The lives of many key political figures remain under threat from in Afghanistan.
The mayor of Afghanistan’s southern Kandahar city has been killed in a suicide bombing, provincial officials say.
Ghulam Haidar Hameedi was killed when a suicide bomber detonated his explosives in a corridor near Hamidi’s office, Zalmay Ayoubi, the spokesperson for the Kandahar governor, said on Wednesday.
“It appears the bomber was carrying the bomb in his turban,” Ayoubi said.
Abdul Razaq, the Kandahar police chief, said Hameedi was meeting some elders from a district of Kandahar when one of them got close to the target and detonated a bomb hidden in his turban.
Bismullah Afghan Mal, a member of the upper house of parliament from Kandahar, also confirmed Hameedi’s death.
Claiming responsibility for the attack, Qari Yousef Ahmadi, the Taliban spokesperson, told the Associated Press news agency that Hameedi had ordered the destruction of homes that city officials claimed had been illegally constructed.
Ahmadi said the Taliban killed him to avenge the deaths of two children who they allege were killed during the demolition work.
Afghanistan’s Taliban has been involved in the many prominent assassinations in the recent past, and Hameedi’s killing is the third assassination of a major political figure in the last one month.
Ryan Crocker, the new US ambassador to Afghanistan, and General John Allen, the new commander of US and NATO forces in Afghanistan, both condemned the killing.
“It is an indication of the challenges ahead,” Crocker said during his first briefing at the US embassy in Kabul.
He said the recent string of assassinations could be an indication that the Taliban “have been damaged to the point that they are resorting to terrorist attacks.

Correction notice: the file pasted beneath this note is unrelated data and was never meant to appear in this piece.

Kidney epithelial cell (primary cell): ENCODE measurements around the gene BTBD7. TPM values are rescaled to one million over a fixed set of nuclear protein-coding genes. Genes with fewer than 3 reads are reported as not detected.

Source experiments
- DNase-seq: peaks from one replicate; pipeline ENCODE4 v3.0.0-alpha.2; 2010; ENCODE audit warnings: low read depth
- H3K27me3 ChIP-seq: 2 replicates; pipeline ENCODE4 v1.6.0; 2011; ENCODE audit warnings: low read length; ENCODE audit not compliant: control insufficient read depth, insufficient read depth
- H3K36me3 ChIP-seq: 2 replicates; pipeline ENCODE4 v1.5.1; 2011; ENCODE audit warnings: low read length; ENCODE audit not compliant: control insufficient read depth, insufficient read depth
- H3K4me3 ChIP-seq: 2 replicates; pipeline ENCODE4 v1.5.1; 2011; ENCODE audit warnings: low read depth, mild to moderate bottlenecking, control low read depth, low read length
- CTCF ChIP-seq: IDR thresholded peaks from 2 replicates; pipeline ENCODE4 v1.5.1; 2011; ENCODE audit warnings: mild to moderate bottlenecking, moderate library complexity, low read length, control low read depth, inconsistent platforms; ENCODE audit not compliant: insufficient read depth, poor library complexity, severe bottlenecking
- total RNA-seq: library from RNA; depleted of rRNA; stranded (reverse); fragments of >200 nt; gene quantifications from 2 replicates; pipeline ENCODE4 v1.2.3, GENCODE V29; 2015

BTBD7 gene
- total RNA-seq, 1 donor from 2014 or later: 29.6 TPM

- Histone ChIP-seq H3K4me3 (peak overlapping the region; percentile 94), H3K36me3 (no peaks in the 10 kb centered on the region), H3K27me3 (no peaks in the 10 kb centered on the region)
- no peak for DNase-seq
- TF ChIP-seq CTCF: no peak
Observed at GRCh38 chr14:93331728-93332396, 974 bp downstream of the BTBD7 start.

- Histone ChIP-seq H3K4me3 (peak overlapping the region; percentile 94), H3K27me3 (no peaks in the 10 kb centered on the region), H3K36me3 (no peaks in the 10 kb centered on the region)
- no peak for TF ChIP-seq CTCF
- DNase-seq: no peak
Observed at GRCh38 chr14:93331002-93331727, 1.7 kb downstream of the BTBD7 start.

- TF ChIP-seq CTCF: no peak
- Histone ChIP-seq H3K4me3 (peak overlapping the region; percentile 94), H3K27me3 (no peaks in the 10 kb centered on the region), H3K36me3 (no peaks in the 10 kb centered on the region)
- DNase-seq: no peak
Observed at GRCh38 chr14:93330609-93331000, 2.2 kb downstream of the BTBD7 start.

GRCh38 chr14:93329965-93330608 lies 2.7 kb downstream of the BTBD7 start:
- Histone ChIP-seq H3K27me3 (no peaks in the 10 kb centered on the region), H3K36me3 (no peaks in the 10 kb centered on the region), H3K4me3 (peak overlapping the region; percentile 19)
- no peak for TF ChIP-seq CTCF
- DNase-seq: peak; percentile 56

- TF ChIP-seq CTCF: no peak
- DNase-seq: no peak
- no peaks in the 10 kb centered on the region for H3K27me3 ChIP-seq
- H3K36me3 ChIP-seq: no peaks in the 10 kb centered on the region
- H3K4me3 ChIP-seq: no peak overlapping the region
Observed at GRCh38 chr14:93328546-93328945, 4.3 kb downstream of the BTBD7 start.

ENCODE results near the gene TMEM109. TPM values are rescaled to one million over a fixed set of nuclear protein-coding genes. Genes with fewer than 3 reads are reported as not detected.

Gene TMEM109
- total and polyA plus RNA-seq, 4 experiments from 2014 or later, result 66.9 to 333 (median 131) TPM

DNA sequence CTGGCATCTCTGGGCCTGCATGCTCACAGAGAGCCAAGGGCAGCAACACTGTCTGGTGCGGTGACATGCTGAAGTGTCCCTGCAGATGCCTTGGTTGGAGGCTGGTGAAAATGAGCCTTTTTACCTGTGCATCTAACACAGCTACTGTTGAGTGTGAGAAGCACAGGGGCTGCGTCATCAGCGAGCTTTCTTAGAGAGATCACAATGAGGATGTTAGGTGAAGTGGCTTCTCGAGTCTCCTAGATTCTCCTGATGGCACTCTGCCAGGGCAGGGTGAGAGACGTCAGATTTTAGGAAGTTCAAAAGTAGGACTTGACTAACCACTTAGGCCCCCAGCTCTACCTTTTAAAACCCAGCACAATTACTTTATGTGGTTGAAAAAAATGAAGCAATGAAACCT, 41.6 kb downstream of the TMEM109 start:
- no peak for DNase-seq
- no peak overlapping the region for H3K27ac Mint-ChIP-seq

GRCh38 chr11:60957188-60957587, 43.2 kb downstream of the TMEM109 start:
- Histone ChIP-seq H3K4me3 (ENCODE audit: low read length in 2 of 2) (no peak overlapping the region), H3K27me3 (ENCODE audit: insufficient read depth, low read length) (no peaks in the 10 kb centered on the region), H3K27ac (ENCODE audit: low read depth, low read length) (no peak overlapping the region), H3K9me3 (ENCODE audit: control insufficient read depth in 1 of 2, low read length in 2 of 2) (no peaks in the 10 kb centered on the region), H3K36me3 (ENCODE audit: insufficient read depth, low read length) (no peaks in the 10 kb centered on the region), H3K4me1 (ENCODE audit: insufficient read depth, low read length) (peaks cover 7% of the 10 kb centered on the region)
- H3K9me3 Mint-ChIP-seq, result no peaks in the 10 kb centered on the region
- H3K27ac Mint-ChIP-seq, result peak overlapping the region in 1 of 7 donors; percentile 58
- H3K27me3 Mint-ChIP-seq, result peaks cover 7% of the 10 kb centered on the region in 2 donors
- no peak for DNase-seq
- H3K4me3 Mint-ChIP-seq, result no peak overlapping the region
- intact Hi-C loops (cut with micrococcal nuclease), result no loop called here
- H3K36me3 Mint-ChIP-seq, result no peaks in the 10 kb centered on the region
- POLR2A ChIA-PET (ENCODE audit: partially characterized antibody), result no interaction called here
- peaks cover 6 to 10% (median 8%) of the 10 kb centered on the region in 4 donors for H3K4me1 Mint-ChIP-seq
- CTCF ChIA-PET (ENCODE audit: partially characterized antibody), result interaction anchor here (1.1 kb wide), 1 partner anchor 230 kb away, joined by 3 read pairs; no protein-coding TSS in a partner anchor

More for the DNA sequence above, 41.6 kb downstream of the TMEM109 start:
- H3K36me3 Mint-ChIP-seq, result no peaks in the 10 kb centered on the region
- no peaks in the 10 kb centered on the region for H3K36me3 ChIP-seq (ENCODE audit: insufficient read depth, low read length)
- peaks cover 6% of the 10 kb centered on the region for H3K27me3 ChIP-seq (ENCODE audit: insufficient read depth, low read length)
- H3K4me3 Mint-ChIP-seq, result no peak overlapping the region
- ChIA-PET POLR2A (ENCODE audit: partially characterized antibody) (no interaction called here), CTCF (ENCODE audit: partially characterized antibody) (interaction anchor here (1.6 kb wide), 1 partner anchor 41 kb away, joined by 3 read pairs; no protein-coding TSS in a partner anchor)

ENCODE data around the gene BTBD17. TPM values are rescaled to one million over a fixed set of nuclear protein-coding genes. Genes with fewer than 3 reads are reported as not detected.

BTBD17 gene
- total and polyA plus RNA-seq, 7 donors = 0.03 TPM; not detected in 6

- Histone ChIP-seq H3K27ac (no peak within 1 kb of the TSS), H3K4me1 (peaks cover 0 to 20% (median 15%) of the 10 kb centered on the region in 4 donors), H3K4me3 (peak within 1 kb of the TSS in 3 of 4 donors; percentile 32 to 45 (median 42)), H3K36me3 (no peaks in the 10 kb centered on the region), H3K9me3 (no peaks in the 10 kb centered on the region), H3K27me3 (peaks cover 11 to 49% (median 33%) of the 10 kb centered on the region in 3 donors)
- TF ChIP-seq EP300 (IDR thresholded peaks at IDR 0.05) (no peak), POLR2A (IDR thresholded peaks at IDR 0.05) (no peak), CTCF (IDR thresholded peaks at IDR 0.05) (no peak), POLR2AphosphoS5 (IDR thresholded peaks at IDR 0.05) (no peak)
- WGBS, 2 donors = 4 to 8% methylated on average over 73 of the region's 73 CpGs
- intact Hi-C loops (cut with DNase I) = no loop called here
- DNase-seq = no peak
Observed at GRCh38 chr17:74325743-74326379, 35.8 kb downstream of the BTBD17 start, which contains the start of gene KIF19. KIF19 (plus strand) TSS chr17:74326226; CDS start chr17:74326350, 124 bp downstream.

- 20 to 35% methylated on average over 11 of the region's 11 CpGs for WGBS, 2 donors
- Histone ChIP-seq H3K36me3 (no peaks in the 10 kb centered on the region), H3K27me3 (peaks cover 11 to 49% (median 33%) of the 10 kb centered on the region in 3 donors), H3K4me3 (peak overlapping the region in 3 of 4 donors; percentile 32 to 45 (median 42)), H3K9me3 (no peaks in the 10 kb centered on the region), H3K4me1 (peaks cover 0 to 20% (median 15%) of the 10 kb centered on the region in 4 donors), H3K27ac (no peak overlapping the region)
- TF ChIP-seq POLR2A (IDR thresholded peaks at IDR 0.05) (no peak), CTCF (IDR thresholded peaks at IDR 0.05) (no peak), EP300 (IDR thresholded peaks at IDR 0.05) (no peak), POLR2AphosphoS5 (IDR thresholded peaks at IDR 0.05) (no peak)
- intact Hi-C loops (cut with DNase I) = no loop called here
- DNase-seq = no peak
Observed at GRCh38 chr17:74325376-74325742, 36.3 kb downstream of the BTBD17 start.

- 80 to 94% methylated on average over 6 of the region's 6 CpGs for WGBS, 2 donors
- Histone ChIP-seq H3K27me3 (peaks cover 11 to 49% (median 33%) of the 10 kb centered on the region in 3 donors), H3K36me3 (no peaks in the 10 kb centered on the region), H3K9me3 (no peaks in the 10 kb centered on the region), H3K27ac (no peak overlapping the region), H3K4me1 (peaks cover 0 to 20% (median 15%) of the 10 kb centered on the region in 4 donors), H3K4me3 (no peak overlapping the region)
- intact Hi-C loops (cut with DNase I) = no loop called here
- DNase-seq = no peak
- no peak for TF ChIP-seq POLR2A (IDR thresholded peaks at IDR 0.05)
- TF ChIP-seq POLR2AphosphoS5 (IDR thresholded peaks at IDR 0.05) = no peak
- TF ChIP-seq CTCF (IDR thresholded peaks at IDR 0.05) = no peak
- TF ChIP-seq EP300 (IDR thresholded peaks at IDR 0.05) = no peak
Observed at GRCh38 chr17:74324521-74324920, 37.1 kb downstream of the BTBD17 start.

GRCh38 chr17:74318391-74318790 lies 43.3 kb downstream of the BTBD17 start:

“Clearly these are horrific attacks but they can also be interpreted as a sign of organisational weakness on the part of the adversary”.
Hameedi’s death comes two weeks after President Hamid Karzai’s half-brother, Ahmad Wali Karzai- one of the most powerful men in southern Afghanistan – was assassinated at his home.
Hameedi, who lived in the US for nearly two decades before returning to Afghanistan after the collapse of the Taliban in 2001, was considered to be Wali Karzai’s ally in Kandahar.
Last week, Karzai’s inner circle suffered another blow when assailants strapped with explosives killed Jan Mohammad Khan, an adviser on tribal issues and a former governor of Uruzgan province in the south.
A member of parliament also was killed in the July 17 attack at Khan’s home in Kabul.
Hameedi’s killing came amid a dangerous power vacuum after Ahmad Wali’s death.
At a funeral service for Ahmad Wali, a suicide attacker killed a senior religious leader and at least four other people.
Barack Obama’s announcement in June of phased pullout of US troops seems to have further emboldened the Taliban, who have stepped up violence against senior officials.
Kandahar was the site of over half of all targeted killings in Afghanistan between April and June, a UN report said.